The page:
Bob's Gutsy Leadership Blog

The Boeing CEO, the Governor of New York, and Crisis Communications

The Boeing CEO, the Governor of New York, and Crisis Communications

During the past few weeks, we watched how the Governor of New York managed the coronavirus crisis, and how the Boeing CEO dealt with the various issues hitting the planemaker.  There are some very clear learnings coming from the two in leading and managing during a crisis.  Let’s take a look:

The Boeing CEO shows us what not to do.  Here is the litany of some of his failures:

1.) Don’t Give Mixed Messages: The CEO has made very strong statements claiming the need for government aid in order to survive.  At the same time, he made the public statement that Boeing could secure private financing if the government offer is not to Boeing’s liking!

2.) Don’t Blame the Whole Thing on Somebody Else: He told the New York Times that Boeing’s problems were worse than he imagined, primarily because his predecessor was focused exclusively on boosting the company’s share price.  Among employees, he ruined his credibility with those criticisms since he has been on the Boeing board of directors for the past ten years, and most recently, the chairman of the board.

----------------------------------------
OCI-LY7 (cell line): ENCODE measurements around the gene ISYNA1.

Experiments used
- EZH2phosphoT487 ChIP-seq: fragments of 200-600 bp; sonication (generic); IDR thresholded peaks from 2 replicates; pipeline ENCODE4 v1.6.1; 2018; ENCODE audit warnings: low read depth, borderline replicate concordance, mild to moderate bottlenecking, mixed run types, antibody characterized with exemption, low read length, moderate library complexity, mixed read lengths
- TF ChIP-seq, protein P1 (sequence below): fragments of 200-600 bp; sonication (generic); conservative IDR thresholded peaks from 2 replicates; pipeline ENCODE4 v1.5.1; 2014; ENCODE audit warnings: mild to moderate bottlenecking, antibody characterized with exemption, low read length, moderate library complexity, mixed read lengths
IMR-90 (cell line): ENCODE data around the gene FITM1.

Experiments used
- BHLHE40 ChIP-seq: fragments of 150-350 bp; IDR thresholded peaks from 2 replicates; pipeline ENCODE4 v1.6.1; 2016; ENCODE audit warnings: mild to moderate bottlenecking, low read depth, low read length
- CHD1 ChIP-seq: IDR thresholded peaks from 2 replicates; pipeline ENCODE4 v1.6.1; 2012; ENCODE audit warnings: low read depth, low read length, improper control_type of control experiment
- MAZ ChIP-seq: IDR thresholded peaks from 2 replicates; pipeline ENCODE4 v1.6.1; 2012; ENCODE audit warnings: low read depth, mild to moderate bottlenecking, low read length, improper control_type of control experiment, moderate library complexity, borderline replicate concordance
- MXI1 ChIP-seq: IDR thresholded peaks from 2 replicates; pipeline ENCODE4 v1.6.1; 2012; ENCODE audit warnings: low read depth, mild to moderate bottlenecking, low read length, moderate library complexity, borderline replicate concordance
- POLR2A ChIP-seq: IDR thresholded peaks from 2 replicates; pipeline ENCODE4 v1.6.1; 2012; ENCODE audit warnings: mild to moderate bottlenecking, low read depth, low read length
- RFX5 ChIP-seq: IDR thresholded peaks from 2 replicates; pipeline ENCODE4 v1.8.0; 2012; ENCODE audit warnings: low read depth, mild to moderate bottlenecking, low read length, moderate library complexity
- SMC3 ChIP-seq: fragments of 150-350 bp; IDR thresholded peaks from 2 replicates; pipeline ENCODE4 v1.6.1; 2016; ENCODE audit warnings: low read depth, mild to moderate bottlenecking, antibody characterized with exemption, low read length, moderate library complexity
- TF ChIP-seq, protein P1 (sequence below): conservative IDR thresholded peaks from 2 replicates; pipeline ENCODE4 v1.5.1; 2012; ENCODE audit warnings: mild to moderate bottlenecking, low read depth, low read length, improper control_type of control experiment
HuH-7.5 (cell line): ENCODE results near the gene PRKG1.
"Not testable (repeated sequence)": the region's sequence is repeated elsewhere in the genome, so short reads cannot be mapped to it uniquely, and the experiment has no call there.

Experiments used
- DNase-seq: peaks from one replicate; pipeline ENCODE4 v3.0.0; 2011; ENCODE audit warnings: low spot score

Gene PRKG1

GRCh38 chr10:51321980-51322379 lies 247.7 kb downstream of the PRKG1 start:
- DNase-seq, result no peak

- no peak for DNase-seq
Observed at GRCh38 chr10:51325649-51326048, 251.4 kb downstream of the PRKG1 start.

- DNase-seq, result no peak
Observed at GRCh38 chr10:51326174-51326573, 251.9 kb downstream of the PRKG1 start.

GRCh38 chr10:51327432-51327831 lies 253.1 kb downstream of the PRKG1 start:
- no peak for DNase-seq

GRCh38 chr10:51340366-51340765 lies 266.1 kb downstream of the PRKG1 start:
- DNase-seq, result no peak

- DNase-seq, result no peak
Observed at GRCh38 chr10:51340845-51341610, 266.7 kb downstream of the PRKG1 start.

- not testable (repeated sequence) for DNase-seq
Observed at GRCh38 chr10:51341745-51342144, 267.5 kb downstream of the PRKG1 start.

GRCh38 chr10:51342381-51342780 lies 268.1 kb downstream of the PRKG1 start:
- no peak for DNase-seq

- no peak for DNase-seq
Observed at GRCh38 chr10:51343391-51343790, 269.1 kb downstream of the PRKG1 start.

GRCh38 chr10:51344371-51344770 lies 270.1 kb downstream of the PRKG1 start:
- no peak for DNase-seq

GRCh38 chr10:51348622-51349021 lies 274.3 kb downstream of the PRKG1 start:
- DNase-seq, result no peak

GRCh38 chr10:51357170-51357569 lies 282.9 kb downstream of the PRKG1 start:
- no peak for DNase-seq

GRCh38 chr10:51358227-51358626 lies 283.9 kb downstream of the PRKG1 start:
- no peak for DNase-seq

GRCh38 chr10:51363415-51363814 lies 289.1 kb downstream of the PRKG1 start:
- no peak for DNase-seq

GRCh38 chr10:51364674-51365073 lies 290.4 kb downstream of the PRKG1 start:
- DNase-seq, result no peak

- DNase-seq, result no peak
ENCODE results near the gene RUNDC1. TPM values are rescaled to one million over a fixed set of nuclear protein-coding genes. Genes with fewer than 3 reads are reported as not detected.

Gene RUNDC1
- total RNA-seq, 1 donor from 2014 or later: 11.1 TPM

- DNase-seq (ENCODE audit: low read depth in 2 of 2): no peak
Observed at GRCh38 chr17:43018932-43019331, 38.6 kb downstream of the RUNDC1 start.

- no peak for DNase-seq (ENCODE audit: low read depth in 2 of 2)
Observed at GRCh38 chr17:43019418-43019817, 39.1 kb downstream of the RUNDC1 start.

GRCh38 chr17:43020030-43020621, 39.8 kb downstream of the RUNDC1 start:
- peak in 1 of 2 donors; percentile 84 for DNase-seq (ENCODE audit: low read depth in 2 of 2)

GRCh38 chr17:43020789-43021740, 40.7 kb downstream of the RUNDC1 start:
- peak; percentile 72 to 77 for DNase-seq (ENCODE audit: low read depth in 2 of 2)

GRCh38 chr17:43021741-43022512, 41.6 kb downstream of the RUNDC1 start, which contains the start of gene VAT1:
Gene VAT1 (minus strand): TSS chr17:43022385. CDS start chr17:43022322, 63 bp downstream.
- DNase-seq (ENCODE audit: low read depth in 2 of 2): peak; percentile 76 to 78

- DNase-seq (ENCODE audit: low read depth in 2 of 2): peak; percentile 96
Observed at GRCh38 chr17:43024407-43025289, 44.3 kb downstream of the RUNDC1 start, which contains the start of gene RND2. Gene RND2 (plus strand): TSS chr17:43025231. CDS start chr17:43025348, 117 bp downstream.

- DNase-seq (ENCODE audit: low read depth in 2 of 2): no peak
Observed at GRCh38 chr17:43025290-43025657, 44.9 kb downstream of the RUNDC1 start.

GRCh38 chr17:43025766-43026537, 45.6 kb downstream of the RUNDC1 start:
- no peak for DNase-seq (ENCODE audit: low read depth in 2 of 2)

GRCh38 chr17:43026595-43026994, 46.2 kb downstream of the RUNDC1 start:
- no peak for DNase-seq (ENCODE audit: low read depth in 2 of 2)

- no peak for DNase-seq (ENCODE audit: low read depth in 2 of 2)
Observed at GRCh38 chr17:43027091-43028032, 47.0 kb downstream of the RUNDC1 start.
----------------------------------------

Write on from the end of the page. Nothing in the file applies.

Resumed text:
3.) Don’t Anger Those Whose Help You Desperately Need: In January, right after the FAA pointed out the need to reposition a bunch of wiring in the 737Max, the CEO publically stated that the 737Max would be ready to go by midyear 2020.  Prior to that statement, the FAA had told Boeing it did not agree with its proposed solution to the problem.  The FAA senior management was quite upset that Boeing publically stating a re-launch date since there was no agreement regarding a plan to fix the wiring problem. 

On the other end of the spectrum, the Governor of New York has gotten broad praise for his handling of the very tough coronavirus situation in his state.  Here are some of the positives behaviors:

1.) Take Clear Responsibility for the Situation: The Governor has made it clear that this is a serious public health crisis and laid out what needed to be done.  He consistently said, when laying out specific plans, that “This is my decision, and I’m responsible for it.”

2.) Be Clear and Factual About the Situation: In his daily press conference, he methodically laid out the data, with the implications being summarized in very simple statements on PowerPoint slides appearing next to the video of him.   He was transparent and concise.

3.) Be Yourself and Be Honest When You Don’t Know Something: His style has been very personal and believable, and he consistently calls on the experts to answer questions out of his knowledge areas.

4.) When Stating Your Personal Opinions, Clearly Label Them as Such:  The Governor’s views have been prefaced by him clearly stating that this was how he personally is seeing the situation.

There is nothing surprising here, but what is surprising is how easy it is to ignore these things in the heat of battle!

Subscribe to the Gutsy Leadership Blog's RSS feed ...